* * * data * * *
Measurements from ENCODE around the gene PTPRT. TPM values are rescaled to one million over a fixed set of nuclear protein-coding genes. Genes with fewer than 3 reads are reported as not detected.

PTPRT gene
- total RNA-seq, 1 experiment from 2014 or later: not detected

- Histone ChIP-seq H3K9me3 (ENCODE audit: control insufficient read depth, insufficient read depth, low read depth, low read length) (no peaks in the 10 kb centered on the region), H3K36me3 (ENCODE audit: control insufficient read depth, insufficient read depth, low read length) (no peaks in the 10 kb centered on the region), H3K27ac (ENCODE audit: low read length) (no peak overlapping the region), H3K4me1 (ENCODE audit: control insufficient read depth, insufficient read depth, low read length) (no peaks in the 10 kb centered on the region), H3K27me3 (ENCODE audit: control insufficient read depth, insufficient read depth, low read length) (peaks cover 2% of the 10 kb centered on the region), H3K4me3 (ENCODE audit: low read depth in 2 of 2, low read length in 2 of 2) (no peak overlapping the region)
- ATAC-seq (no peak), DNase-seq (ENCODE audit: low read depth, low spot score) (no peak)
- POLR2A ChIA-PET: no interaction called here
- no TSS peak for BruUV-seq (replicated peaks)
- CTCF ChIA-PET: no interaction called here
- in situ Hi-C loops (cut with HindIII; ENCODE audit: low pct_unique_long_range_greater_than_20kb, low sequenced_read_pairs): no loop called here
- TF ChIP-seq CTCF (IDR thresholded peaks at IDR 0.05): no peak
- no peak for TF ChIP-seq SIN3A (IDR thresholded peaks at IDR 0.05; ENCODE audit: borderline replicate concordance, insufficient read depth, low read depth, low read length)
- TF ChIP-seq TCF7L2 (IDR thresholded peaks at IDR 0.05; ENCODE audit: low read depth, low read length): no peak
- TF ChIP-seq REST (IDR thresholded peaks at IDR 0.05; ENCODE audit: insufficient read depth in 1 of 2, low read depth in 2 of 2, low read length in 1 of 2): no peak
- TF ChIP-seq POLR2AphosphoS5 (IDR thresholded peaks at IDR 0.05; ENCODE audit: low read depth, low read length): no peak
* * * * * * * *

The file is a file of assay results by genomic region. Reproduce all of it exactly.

Measurements from ENCODE around the gene PTPRT. TPM values are rescaled to one million over a fixed set of nuclear protein-coding genes. Genes with fewer than 3 reads are reported as not detected.

PTPRT gene
- total RNA-seq, 1 experiment from 2014 or later: not detected

- Histone ChIP-seq H3K9me3 (ENCODE audit: control insufficient read depth, insufficient read depth, low read depth, low read length) (no peaks in the 10 kb centered on the region), H3K36me3 (ENCODE audit: control insufficient read depth, insufficient read depth, low read length) (no peaks in the 10 kb centered on the region), H3K27ac (ENCODE audit: low read length) (no peak overlapping the region), H3K4me1 (ENCODE audit: control insufficient read depth, insufficient read depth, low read length) (no peaks in the 10 kb centered on the region), H3K27me3 (ENCODE audit: control insufficient read depth, insufficient read depth, low read length) (peaks cover 2% of the 10 kb centered on the region), H3K4me3 (ENCODE audit: low read depth in 2 of 2, low read length in 2 of 2) (no peak overlapping the region)
- ATAC-seq (no peak), DNase-seq (ENCODE audit: low read depth, low spot score) (no peak)
- POLR2A ChIA-PET: no interaction called here
- no TSS peak for BruUV-seq (replicated peaks)
- CTCF ChIA-PET: no interaction called here
- in situ Hi-C loops (cut with HindIII; ENCODE audit: low pct_unique_long_range_greater_than_20kb, low sequenced_read_pairs): no loop called here
- TF ChIP-seq CTCF (IDR thresholded peaks at IDR 0.05): no peak
- no peak for TF ChIP-seq SIN3A (IDR thresholded peaks at IDR 0.05; ENCODE audit: borderline replicate concordance, insufficient read depth, low read depth, low read length)
- TF ChIP-seq TCF7L2 (IDR thresholded peaks at IDR 0.05; ENCODE audit: low read depth, low read length): no peak
- TF ChIP-seq REST (IDR thresholded peaks at IDR 0.05; ENCODE audit: insufficient read depth in 1 of 2, low read depth in 2 of 2, low read length in 1 of 2): no peak
- TF ChIP-seq POLR2AphosphoS5 (IDR thresholded peaks at IDR 0.05; ENCODE audit: low read depth, low read length): no peak